[Masthead] Fair ~ 81°F  
High: 82°F ~ Low: 60°F
Friday, May 6, 2016

'Semi View' columns available in book form

Tuesday, December 18, 2012

Update: Marcia Gorrell will be available at The Marshall Democrat-News office, 121 N. Lafayette Ave., Marshall, to sign copies of her book. The book signing, with refreshments, will be from 3:30 to 5:30 p.m. Tuesday, Dec. 18.

One regular feature of The Marshall Democrat-News that often elicits responses from readers is Marcia's Gorrell's popular "Semi View" column.

The column alternates between humorous accounts of a former suburban girl's adventures in farming and her advocacy for family farms in a time when farmers seem besieged by attacks from various interest groups.

Marshall Democrat-News reporter and columnist Marcia Gorrell has compiled three years of her "Semi View" columns into a book collection.
(Eric Crump/Democrat-News)
Now, 74 of her columns have been collected in a 184-page book that will be available in November. Orders are being taken now.

The first "Semi View" column appeared in January 2008. Gorrell said former editor Chuck Mason encouraged her to start writing regular comments, but she had been writing stories about her family and its farming endeavors since the late 1980s.

Several were published in Farm Journal, and those will be included in the book, too.

Marshall-Democrat-News ag reporter Marcia Gorrell signs a copy of her book, "Semi View," a collection of her columns, during a book signing Tuesday, Dec. 18, at the MDN office, 121 N. Lafayette Ave. in Marshall.
(Eric Crump/Democrat-News)
In the book's introduction, Gorrell notes, "When I was 8 years old, I wrote a long story about a flying hamburger. My mom said I should become ano author one day."

The column's name comes from one of Gorrell's farm jobs, driving trucks to the elevator during harvest.

"One time when we got a new truck, as a surprise my husband put my name on the door," she said. That truck door has been the frame for Gorrell's column photo ever since.

Gorrell said her role models are women writers Erma Bombeck and Laura Ingalls Wilder. The latter wrote articles for Missouri Ruralist magazine long before she wrote her famous Little House on the Prairie books.

She also gets inspiration from agriculture advocate Trent Loos, who has visited the area numerous times, especially to participate in the Houston Mull Memorial Cattle Drive.

Gorrell follows the advice of advocates like Loos who urge farmers to "tell their stories."

That's what Gorrell's column is all about -- telling the story, including ups and downs, challenges and joys, of life on a Saline County farm.

"I'm pointing out that there are family farms left," she said, countering claims by some groups that all farms these days are corporate "factory" farms. "I decided it was time to start speaking up."

Some of her most popular columns, though, give a humorous spin to the typical experiences of farm families, from dealing with the challenges of living with a husband and two sons who are farmers through and through to the travails of farm life, like nursing ailing animals in the kitchen and dealing with chronically uncooperative weather.

She apparently succeeds at capturing the family farm experience.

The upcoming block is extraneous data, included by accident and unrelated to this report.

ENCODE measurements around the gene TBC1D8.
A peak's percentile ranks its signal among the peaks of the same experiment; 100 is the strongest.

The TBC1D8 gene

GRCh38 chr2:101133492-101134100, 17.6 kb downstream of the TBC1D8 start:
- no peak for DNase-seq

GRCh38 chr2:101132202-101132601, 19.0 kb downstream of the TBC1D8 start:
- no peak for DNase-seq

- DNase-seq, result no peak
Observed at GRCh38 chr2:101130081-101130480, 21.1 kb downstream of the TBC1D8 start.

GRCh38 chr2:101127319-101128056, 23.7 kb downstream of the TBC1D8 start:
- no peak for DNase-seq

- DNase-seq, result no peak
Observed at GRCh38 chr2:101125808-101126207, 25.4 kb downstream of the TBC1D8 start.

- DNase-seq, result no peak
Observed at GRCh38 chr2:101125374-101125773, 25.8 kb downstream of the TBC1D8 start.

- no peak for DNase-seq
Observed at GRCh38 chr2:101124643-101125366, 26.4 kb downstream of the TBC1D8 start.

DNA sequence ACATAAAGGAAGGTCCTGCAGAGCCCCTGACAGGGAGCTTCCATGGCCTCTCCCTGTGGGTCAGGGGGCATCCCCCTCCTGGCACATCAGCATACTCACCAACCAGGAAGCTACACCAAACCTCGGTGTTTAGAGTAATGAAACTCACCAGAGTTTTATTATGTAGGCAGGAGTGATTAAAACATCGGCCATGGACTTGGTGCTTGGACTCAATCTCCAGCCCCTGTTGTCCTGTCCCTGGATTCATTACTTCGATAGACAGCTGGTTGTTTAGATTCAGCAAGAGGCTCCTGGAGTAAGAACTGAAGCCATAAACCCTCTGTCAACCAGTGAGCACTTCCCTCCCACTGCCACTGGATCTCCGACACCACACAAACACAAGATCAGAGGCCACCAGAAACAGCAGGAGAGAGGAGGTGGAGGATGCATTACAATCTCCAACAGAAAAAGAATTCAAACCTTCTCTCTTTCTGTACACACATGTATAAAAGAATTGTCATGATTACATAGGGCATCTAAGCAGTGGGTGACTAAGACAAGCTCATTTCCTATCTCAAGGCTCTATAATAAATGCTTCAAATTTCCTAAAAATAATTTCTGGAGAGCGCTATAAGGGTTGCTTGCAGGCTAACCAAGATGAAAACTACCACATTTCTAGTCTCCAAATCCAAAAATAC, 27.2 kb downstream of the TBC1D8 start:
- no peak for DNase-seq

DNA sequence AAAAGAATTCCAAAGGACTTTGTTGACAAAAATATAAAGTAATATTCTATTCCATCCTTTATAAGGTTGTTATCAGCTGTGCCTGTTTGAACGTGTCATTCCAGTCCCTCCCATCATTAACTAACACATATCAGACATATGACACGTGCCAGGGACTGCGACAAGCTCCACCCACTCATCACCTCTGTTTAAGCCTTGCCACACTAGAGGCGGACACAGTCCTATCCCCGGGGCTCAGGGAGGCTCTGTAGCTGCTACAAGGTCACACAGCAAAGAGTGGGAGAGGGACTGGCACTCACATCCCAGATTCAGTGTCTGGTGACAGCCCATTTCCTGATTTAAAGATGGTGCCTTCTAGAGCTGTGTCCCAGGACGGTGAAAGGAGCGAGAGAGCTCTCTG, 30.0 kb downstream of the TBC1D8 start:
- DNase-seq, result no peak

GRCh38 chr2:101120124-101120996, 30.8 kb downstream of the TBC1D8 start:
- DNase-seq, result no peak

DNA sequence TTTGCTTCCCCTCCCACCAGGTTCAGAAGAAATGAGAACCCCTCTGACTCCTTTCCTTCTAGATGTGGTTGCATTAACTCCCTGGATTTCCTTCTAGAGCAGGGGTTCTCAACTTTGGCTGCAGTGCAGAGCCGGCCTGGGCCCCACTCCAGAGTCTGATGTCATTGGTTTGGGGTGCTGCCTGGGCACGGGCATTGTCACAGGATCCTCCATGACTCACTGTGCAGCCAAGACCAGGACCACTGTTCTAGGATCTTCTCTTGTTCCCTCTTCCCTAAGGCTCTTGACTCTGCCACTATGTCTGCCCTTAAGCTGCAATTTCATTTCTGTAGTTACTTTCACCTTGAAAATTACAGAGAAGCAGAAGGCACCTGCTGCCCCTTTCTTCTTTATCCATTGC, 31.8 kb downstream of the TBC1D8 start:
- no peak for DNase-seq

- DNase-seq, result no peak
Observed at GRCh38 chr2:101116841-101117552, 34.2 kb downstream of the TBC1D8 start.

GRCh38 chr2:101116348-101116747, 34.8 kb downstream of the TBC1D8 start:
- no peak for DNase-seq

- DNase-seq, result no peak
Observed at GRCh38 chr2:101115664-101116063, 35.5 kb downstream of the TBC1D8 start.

"I'd say the biggest compliment I get is from people who say, 'I think you've been at my house,'" she said.

She notes that her family, husband Keith and sons Bill and Rob, get to read each column before she submits it for publication.

Because they are so often characters in the stories, she wants to make sure they are comfortable with how they are portrayed.

The book can be ordered at the MDN office, 121 N. Lafayette Ave., in Marshall. A discounted rate is available through Friday, Sept. 28. The cost until then will be $21 for the first copy and $17 each for additional copies.

Contact Eric Crump at ecrump@marshallnews.com


Note: The nature of the Internet makes it impractical for our staff to review every comment. If you feel that a comment is offensive, please Login or Create an account first, and then you will be able to flag a comment as objectionable. Please also note that those who post comments on marshallnews.com may do so using a screen name, which may or may not reflect a website user's actual name. Readers should be careful not to assign comments to real people who may have names similar to screen names. Refrain from obscenity in your comments, and to keep discussions civil, don't say anything in a way your grandmother would be ashamed to read.

Thank you everybody!! Upsedaisy, actually it is Maize, my son's border collie in the photo. She is still a puppy. I don't think I could pick up Flash. Thank you again!

-- Posted by Marcia Gorrell on Sat, Sep 22, 2012, at 7:35 PM

Marsha, Good news for your readers' that you followed your Mama's advice and kept writing and writing.

That is Flash with you on the cover? She looks so intelligent and proud too. After all you've made her famous. She looked freshly bathed--was it a professional job? Our big (over 100 pounds) Bouvier des Flandres loved the results of her trips to the groomers. She grumbled going in but pranced out, all but saying, "Look at me!"

-- Posted by upsedaisy on Fri, Sep 21, 2012, at 10:07 PM

Great Job Marsha. The stories on Century Farms are excellent. Look forward to next addition. Saline County is a jewel, after all, its where corn is grown!

-- Posted by plowgirl58 on Fri, Sep 21, 2012, at 3:45 PM

I've already ordered my signed copy. Marcia's columns are a gem for anyone who mistakenly calls this place "Sayleen."

-- Posted by SayleenCounty on Fri, Sep 21, 2012, at 3:17 PM

Respond to this story

Posting a comment requires free registration: